What is data classification?

Data classification allows you to determine and assign value to your organization's data, and is a common starting point for governance. The data classification process categorizes data by sensitivity and business impact in order to identify risks. Once data is classified, it can be managed in ways that protect sensitive or important data from theft or loss.

Understand data risks, then manage them

Before any risk can be managed, it must be understood. In the case of data breach liability, that understanding starts with data classification. Data classification is the process of associating a meta data characteristic to every asset in a digital estate, which identifies the type of data associated with that asset.

Microsoft suggests that any asset which has been identified as a potential candidate for migration or deployment to the cloud should have documented meta data to record the data classification, business criticality, and billing responsibility. These three points of classification can go a long way to understanding and mitigating risks.

Microsoft's data classification

The following is a list of classifications Microsoft uses. Depending on your industry or existing security requirements, data classifications standards may already exist within your organization. If no standard exists, we invite you to use this sample classification to better understand your own digital estate and risk profile.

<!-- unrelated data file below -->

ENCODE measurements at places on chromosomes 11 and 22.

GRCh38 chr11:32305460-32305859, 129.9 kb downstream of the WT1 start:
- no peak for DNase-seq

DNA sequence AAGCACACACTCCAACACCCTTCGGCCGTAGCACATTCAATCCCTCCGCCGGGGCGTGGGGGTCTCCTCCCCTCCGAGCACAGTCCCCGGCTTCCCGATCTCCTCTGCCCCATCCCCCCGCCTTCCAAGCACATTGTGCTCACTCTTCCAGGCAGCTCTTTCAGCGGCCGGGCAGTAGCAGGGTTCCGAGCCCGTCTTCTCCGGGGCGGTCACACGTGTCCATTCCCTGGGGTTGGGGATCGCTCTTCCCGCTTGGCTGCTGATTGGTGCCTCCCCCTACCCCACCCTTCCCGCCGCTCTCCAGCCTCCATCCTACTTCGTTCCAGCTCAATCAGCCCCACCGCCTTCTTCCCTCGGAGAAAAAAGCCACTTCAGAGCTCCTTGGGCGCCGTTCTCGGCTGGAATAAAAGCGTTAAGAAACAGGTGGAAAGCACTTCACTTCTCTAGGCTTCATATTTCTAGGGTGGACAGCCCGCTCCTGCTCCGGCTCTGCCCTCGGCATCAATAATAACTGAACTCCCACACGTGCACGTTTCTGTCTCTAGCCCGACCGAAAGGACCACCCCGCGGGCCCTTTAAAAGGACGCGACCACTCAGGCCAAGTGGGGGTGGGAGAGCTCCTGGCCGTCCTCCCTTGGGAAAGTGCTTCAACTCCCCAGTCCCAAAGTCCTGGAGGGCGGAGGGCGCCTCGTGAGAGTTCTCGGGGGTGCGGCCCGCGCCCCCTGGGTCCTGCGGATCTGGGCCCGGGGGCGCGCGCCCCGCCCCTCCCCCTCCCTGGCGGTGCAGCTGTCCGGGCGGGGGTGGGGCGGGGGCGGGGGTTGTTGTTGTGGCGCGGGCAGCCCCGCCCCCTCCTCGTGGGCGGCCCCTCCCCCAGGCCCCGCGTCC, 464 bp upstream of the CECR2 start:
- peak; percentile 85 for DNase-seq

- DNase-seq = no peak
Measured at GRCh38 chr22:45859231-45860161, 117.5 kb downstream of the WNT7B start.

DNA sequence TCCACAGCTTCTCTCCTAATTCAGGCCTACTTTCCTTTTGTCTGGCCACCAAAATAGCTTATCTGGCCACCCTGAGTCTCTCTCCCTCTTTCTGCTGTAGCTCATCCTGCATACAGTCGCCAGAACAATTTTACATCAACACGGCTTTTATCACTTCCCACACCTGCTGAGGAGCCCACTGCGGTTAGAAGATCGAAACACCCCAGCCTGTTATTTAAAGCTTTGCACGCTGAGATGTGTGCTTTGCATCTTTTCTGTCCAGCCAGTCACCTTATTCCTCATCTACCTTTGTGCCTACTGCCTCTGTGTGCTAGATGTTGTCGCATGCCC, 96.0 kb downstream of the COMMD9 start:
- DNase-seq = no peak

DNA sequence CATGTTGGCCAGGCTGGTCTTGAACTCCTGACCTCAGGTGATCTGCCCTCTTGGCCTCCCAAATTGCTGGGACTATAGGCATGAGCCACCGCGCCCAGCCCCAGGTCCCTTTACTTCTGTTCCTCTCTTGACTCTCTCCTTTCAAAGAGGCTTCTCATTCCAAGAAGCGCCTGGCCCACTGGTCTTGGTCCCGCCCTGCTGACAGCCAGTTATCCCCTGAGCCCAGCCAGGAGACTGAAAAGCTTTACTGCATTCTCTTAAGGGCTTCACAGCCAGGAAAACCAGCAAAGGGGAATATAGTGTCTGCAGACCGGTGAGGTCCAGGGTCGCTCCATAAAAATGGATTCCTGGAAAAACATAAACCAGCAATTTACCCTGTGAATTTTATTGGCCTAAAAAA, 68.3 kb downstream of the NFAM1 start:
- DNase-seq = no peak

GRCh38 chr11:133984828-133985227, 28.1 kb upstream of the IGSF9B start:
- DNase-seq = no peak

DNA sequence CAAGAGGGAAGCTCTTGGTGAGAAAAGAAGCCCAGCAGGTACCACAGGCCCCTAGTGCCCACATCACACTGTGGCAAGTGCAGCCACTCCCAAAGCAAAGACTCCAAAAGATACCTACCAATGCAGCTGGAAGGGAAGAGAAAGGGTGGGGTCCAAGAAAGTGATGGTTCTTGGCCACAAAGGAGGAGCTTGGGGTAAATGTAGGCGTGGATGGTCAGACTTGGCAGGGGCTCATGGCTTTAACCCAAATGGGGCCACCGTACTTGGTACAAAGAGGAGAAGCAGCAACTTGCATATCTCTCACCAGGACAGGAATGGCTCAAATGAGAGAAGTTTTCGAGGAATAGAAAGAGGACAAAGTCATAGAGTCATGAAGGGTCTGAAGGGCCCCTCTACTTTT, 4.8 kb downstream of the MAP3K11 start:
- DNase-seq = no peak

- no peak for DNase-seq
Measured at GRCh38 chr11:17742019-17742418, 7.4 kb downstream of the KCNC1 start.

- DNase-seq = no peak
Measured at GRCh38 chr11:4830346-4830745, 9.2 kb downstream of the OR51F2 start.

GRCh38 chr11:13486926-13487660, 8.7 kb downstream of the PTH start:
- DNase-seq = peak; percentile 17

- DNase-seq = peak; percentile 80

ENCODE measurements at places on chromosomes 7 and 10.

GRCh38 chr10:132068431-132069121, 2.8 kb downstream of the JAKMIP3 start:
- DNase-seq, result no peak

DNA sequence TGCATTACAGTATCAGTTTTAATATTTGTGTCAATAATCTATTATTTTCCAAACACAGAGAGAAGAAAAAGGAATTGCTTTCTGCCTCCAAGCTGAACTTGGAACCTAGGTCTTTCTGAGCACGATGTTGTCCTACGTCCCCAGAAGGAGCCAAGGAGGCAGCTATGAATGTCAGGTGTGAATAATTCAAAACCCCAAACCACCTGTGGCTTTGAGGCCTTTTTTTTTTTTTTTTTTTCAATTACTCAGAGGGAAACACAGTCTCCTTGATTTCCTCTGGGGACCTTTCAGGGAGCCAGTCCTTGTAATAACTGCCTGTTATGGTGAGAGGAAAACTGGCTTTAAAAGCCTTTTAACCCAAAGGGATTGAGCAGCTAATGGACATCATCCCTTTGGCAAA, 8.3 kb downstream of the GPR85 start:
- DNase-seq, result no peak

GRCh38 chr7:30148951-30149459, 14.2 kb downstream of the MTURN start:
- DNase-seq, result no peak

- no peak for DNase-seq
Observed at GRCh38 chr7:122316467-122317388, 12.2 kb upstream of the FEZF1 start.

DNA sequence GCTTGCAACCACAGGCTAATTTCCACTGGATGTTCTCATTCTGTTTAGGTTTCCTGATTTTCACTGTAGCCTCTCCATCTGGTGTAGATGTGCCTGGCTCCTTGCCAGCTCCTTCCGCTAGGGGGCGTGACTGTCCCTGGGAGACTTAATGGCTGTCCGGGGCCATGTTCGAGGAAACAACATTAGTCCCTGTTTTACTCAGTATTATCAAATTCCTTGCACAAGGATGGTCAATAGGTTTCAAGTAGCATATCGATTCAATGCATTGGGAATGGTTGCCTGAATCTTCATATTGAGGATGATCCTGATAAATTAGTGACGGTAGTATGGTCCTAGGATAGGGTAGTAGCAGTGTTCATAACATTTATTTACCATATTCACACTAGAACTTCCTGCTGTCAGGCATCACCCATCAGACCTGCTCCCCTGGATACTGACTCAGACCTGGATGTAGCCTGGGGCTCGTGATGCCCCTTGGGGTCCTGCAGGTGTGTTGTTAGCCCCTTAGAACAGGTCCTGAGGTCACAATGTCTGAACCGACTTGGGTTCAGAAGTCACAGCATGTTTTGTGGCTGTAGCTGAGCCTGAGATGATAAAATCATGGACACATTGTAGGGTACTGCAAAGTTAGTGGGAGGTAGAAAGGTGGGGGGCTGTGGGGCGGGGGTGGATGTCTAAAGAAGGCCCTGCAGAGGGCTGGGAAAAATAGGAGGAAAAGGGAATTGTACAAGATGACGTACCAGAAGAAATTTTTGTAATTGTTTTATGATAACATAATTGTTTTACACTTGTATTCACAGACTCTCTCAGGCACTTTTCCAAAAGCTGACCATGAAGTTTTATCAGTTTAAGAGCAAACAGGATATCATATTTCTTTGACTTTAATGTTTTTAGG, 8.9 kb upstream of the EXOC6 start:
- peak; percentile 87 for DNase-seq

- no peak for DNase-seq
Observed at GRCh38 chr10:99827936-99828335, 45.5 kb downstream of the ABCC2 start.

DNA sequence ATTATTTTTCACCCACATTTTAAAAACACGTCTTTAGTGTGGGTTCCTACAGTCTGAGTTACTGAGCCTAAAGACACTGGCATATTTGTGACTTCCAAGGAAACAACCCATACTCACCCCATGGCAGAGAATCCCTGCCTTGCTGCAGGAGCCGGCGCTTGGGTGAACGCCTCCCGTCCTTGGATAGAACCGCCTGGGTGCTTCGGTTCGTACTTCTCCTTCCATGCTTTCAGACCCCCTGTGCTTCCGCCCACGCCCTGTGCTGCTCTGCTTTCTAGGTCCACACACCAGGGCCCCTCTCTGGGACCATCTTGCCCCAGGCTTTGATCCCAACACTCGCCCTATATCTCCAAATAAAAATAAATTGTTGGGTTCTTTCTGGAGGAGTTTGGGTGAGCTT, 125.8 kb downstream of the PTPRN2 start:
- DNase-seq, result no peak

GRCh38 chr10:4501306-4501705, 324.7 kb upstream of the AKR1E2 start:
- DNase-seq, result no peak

• Non-business: Data from your personal life that does not belong to Microsoft.
  • Public: Business data that is freely available and approved for public consumption.
  • General: Business data that is not meant for a public audience.
  • Confidential: Business data that could cause harm to Microsoft if overshared.
  • Highly confidential: Business data that would cause extensive harm to Microsoft if overshared.

Tagging data classification in Azure

Every cloud provider should offer a mechanism for recording metadata about any asset. In the case of Azure, resource tags are the suggested approach for metadata storage, and these tags can be used to apply data classification information to deployed resources. Although tagging cloud assets by classification is not a replacement for a formal data classification process, it provides a valuable tool for managing resources and applying policy.

For additional information on resource tagging in Azure, see the article on Using tags to organize your Azure resources.

Next steps

Apply data classifications during one of the actionable governance guides.